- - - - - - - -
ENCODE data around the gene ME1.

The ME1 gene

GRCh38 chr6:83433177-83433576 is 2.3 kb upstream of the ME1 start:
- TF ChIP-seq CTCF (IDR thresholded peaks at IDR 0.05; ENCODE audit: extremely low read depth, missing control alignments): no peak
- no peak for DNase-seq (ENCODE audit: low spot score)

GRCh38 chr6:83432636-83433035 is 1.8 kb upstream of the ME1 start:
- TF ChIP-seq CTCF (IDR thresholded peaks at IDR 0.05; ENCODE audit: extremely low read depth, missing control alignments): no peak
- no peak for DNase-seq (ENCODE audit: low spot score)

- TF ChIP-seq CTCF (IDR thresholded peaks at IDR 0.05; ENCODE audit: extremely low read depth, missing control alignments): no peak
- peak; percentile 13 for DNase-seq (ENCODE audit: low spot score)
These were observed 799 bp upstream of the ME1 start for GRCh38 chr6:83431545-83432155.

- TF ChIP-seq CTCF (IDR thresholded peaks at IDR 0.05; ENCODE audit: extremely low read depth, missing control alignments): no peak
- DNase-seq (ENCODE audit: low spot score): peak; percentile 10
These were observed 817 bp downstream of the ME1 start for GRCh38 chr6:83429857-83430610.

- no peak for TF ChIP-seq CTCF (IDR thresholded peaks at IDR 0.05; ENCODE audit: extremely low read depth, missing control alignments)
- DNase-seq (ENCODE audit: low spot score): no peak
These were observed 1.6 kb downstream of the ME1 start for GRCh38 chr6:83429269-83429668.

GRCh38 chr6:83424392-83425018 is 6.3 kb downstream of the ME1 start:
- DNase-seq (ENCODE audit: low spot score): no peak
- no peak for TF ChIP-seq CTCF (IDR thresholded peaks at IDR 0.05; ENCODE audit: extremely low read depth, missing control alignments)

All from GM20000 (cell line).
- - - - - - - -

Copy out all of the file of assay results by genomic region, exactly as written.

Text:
ENCODE data around the gene ME1.

The ME1 gene

GRCh38 chr6:83433177-83433576 is 2.3 kb upstream of the ME1 start:
- TF ChIP-seq CTCF (IDR thresholded peaks at IDR 0.05; ENCODE audit: extremely low read depth, missing control alignments): no peak
- no peak for DNase-seq (ENCODE audit: low spot score)

GRCh38 chr6:83432636-83433035 is 1.8 kb upstream of the ME1 start:
- TF ChIP-seq CTCF (IDR thresholded peaks at IDR 0.05; ENCODE audit: extremely low read depth, missing control alignments): no peak
- no peak for DNase-seq (ENCODE audit: low spot score)

- TF ChIP-seq CTCF (IDR thresholded peaks at IDR 0.05; ENCODE audit: extremely low read depth, missing control alignments): no peak
- peak; percentile 13 for DNase-seq (ENCODE audit: low spot score)
These were observed 799 bp upstream of the ME1 start for GRCh38 chr6:83431545-83432155.

- TF ChIP-seq CTCF (IDR thresholded peaks at IDR 0.05; ENCODE audit: extremely low read depth, missing control alignments): no peak
- DNase-seq (ENCODE audit: low spot score): peak; percentile 10
These were observed 817 bp downstream of the ME1 start for GRCh38 chr6:83429857-83430610.

- no peak for TF ChIP-seq CTCF (IDR thresholded peaks at IDR 0.05; ENCODE audit: extremely low read depth, missing control alignments)
- DNase-seq (ENCODE audit: low spot score): no peak
These were observed 1.6 kb downstream of the ME1 start for GRCh38 chr6:83429269-83429668.

GRCh38 chr6:83424392-83425018 is 6.3 kb downstream of the ME1 start:
- DNase-seq (ENCODE audit: low spot score): no peak
- no peak for TF ChIP-seq CTCF (IDR thresholded peaks at IDR 0.05; ENCODE audit: extremely low read depth, missing control alignments)

All from GM20000 (cell line).